Wednesday, 4 September 2013


This morning, after dropping my two boys (seven and three) off at their respective schools, I returned home and scrolled through Facebook. In the midst of the usual photos of cats and last night's dinner, I chanced upon this post, written by a godly and virtuous woman (no doubt) named Mrs. Hall. The essential message of this post was this: she has teenaged boys, and she doesn't want them looking at sluts online.

Interestingly, The Godly Mrs. Hall chooses to pepper her post with shirtless photos of her sons and husband, all the while chastising the various online sluts who post photos of themselves in their bedrooms and (gasp!) also wearing bathing suits.

Now I get that The Godly Mrs. Hall is horrified at the thought that at some point, her sons will probably see a naked woman. Even worse, they are probably going to have sex with a naked woman. As a mother to two young men myself, I'm having a hard time understanding why she's so preoccupied with thoughts of her own children's sex lives, but then again, if she's someone who has to constantly hover over her little cherubs in order to make sure they aren't trying to reach out and touch someone, I get that she'd be worried.

Oh, but make sure you check out how SWEET her kiddos look shirtless. It's totally okay though, because it's DIFFERENT - at least according to this comment:

Anonymous says:
September 3, 2013 at 1:02 pm
I can understand some of the posts referencing the boys without shirts. Modesty applies to all. However, just to provide perspective, it is known that men (and boys of pubescence and beyond) are stimulated by sight. Ladies (and girls) are not nearly ‘turned on’ by what they see and far more motivated by what they “feel” – either physically or emotionally.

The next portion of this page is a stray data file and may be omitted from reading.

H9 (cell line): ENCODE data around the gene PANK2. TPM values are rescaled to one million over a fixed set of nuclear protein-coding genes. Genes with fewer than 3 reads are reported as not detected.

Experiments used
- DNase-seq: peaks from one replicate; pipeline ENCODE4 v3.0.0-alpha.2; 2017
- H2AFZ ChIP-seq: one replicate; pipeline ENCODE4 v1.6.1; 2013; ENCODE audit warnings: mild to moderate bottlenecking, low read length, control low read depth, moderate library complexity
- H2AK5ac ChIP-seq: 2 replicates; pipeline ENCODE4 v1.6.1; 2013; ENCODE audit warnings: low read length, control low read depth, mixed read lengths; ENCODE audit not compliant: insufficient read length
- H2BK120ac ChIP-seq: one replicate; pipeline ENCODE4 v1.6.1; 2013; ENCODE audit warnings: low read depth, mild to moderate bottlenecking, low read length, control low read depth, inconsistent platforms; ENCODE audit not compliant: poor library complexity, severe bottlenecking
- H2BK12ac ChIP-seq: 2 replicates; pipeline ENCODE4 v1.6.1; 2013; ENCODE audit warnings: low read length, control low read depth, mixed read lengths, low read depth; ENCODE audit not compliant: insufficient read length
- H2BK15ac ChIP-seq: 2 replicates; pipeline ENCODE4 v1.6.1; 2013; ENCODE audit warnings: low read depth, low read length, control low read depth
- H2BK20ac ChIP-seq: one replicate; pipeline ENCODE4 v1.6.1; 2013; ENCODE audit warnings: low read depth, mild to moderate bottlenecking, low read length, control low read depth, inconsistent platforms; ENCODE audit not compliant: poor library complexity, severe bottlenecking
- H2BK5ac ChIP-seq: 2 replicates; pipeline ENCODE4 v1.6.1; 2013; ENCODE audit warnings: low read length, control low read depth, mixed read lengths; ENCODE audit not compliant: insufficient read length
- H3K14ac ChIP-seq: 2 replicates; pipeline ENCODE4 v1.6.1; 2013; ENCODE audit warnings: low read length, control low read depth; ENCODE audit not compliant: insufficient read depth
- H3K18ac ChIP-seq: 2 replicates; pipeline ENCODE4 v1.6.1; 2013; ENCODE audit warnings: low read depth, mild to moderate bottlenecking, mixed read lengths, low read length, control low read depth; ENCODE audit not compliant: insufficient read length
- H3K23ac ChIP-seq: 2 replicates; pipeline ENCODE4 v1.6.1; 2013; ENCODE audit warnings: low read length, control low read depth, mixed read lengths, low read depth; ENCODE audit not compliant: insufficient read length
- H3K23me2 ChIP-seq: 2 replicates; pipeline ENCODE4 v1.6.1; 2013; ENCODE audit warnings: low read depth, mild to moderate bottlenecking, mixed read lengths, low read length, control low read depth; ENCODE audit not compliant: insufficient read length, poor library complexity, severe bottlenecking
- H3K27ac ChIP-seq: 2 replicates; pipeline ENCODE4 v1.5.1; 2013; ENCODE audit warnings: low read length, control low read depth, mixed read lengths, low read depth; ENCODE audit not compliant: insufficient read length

After dealing with Christian teenagers for 30 years, one thing I have learned is that without proper guidance boys will say they “love” a girl just to get physical gratification, and girls will give up their purity just to hear boys say they “love” them.

God simply designed males and females differently.

Unfortunately, in our current culture, human nature is turned on its ear and the world at large is purporting lies as truth when it comes to purity and God’s design for human sexual relationships. The result is frustration and sorrow beyond measure.

While the author may have used different illustrations, the message is no less true or needed. I applaud parents who care enough about their children to provide distinct guidelines. As the father of two daughters, I could be no more blessed than to know that the parents of their future husbands made such an effort to keep their minds pure.

Really? Males just can't "help" it? Ladies aren't as "turned on" by sight? Anonymous AND The Godly Mrs. Hall have a piss-poor understanding of human sexuality and relationships if they truly believe that males and females fit so neatly into those narrow little packages. 

Here's an idea: if you have children, period, teach them that their bodies are their own, and no one gets to touch it without permission. When it comes to sex, nothing less than an enthusiastic yes is what they should wait for - you want your partner to be as ready to take that step as you are. And no, the female form is not an object to degrade, or use, or control. It is her own, just as your form is your own, and you are the one responsible for your thoughts - not someone you see prancing around in her pjs. 

Oh, and - 

Update: According to Jezebel in an awesome rebuttal post, The Godly Mama Hall reposted her blog with appropriately attired sons. Good thing, because I'd hate for some lustful cockmonster (in the apropos words of Chris Kluwe) to see those. Additionally, I found another post at Unchained Faith that has a fantastic reply as well. 

Sunday, 10 February 2013

"His mom says we can't be friends anymore"

A couple weeks ago, Vlad came home from daycare and told me that his best friend's mother had told her son that he could no longer be friends with mine. They're six, by the way.